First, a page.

I feel for your pain, I really do. But live with it, and have a life worth living, regardless of temporary emotional states that come and go without any useful purpose. Ironically, over time you’ll come to be a lot happier with who you’ve become. Self respect and personal accountability trumps bipolar, at least, for me.

The Diabetes Code: Prevent and Reverse Type 2 Diabetes Naturally

I’m reinventing myself again. My goal is to eliminate or radically reduce prescription medications for diabetes, and a whole host of inflammatory diseases caused by the same thing that causes diabetes. 

Change doesn’t come easily when one is used to surrendering autonomy to the medical profession and simply being the obedient patient. It is NOT SAFE to simply trust that doctors know what is best for us. We already know this, but it is no surprise when we obediently follow their advice. Like everything else in life, you need to check the information out for yourself, and ask a lot of questions.

It seems that diabetes is actually caused by the thing that is supposed to cure it – insulin. In his book, The Diabetes Code, Dr. Jason Fung has coined the word diabesity – combining the words diabetes with obesity, to indicate that diabesity is caused by excess glucose in the body stored as fat, particularly in the internal organs, particularly the liver. There is a cycle in the body, controlled by the liver, that triggers the production of excessive blood sugar and results in insulin resistance.

Too much sugar and the body develops insulin resistance because the body simply can’t absorb any more sugar into the cells. To make matters worse, the medical profession prescribes increased insulin, or even just metformin, which helps the body to try to consume even more sugar.

Dr. Fung’s prescription for the elimination of diabetes is contained in a book called the Diabetes Code. Read it and weep, but understand that it calls for regular fasting to reset the diabetes cycle. 

This week I’m seeing my endocrinologist, and am going to be seeking support to follow Dr. Fung’s program. I’m curious as to what he will say.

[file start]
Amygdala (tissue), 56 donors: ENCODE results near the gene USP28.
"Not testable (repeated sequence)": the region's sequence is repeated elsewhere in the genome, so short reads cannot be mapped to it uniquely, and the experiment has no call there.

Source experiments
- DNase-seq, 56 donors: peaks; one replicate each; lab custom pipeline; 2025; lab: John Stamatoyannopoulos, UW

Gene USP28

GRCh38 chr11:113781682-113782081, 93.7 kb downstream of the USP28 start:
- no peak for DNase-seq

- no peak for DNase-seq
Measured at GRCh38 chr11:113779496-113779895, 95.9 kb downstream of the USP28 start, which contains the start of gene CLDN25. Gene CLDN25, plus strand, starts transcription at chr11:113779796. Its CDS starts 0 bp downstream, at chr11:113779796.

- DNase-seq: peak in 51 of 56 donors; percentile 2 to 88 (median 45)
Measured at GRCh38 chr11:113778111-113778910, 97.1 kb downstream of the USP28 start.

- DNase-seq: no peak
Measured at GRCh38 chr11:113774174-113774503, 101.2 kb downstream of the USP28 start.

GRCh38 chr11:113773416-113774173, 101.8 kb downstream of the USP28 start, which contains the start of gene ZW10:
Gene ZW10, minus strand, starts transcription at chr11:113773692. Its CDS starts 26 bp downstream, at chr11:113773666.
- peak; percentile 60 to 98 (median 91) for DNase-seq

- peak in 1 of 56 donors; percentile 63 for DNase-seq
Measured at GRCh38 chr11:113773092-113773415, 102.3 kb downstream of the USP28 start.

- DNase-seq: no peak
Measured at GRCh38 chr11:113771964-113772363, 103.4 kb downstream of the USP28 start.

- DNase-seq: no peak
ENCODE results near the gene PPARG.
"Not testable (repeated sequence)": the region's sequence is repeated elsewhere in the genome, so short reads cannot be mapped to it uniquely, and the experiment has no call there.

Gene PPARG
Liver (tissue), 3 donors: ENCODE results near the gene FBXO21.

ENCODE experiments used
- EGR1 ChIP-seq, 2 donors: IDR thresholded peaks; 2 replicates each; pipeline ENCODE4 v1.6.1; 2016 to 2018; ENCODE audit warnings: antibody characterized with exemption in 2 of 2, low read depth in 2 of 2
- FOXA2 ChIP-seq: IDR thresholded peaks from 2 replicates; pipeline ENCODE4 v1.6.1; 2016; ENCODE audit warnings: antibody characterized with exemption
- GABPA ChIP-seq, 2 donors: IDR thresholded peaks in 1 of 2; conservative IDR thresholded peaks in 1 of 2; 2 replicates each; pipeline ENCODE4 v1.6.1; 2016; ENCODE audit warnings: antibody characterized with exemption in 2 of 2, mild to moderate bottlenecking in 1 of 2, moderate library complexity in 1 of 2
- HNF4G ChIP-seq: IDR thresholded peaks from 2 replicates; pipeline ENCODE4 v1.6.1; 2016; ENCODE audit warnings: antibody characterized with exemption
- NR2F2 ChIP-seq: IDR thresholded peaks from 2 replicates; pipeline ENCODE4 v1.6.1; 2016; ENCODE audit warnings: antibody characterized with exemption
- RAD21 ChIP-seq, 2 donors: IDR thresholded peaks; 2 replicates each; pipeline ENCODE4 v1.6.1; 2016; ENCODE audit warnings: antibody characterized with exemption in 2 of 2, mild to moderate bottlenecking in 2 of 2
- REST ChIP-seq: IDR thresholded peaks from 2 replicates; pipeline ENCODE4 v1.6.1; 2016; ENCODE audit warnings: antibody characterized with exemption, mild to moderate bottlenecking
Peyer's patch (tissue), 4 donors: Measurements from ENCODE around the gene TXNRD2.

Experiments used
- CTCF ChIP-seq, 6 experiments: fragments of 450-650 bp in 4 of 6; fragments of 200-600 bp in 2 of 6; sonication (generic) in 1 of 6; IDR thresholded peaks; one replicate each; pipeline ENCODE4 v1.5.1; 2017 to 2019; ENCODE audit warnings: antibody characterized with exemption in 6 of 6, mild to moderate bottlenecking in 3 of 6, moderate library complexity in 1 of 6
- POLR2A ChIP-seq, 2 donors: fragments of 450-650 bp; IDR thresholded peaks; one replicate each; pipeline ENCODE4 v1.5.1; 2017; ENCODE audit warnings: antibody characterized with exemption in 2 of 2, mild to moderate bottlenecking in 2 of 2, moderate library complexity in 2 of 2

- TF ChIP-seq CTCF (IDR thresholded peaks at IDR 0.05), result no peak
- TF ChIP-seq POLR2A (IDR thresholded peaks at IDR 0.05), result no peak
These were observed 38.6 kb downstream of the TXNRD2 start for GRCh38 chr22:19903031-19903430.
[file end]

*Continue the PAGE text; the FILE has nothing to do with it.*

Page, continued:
Will he continue to prescribe insulin, Janumet, and Invokana to address my extreme diabetes? Or will he support a major lifestyle readjustment along with a fasting program to eliminate the disease altogether, eventually? I have already started to substantially reduce my carbohydrates and sugars in preparation for the revised program, and have already lost over 10 lbs in just under ten days.

I started writing about my diabetes and this journey several months ago, when I decided to review the prescription medications and their side effects, as a result of finally getting fed up with being sick, and seeming to get worse and worse and the years roll by.

With the encouragement of my middle son, Don, I began to look at diet as a major issue in my illnesses, as well as my diabetes. Sure, I went to many diabetes dietician clinics years ago when I first became aware that I was a diabetic. They always talked about reducing carbohydrates and sugars, and using diet and exercise to control my weight, and therefore help control my blood sugars.

As noted by Dr. Fung in his book, diet and exercise programs have been a massive failure, all over the world, in controlling or preventing diabetes or obesity. There are many reasons for this failure, but the medical professional continues to support this old and tired cant, that doesn’t actually work. I think the real reason that nobody wanted to actually examine diabetes and obesity with new eyes is that the old views are very profitable, to the pharmaceutical industry, the vegetable oil industry, even the health and diet industry itself.

But you’d have thought that somebody would have noticed that it didn’t work. And finally somebody has.

Anyway. Wish me luck on this new direction in my journey to solve my diabetes, and eliminate the side effects of so many medications by eliminating my need for them at all.

Finally, my wife Katherine has been diagnosed with Type 2 Diabetes in the past month, and has begun the journey through this ugly territory as well. Hopefully we can solve the riddle of the disease for both of us, and she never has to go through the years of pain and agony I am experiencing as a result of having poorly controlled blood sugar for the past twenty five years.